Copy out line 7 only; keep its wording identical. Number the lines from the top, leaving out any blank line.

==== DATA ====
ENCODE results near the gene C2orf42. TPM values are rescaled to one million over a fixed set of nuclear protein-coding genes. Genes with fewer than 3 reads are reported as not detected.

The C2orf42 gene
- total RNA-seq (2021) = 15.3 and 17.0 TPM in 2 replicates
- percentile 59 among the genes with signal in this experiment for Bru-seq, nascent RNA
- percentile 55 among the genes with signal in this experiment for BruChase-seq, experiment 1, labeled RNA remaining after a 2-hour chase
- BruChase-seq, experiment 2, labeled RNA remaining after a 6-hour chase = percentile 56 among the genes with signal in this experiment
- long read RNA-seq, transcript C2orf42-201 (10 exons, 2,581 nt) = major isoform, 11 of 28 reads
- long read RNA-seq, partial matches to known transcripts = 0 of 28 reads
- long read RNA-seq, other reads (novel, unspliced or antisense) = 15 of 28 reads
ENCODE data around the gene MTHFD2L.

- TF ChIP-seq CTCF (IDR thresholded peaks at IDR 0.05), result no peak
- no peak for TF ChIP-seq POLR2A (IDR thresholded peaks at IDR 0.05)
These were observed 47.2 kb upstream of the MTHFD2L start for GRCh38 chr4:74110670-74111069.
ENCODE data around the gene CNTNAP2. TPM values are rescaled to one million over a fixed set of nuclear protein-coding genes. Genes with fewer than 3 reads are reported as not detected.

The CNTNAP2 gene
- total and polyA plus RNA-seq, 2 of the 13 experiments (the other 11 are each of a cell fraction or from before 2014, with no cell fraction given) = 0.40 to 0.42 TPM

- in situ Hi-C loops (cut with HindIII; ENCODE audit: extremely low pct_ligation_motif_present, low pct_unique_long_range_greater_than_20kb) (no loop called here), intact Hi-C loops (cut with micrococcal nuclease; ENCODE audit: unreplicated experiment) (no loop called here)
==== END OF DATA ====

- long read RNA-seq, transcript C2orf42-201 (10 exons, 2,581 nt) = major isoform, 11 of 28 reads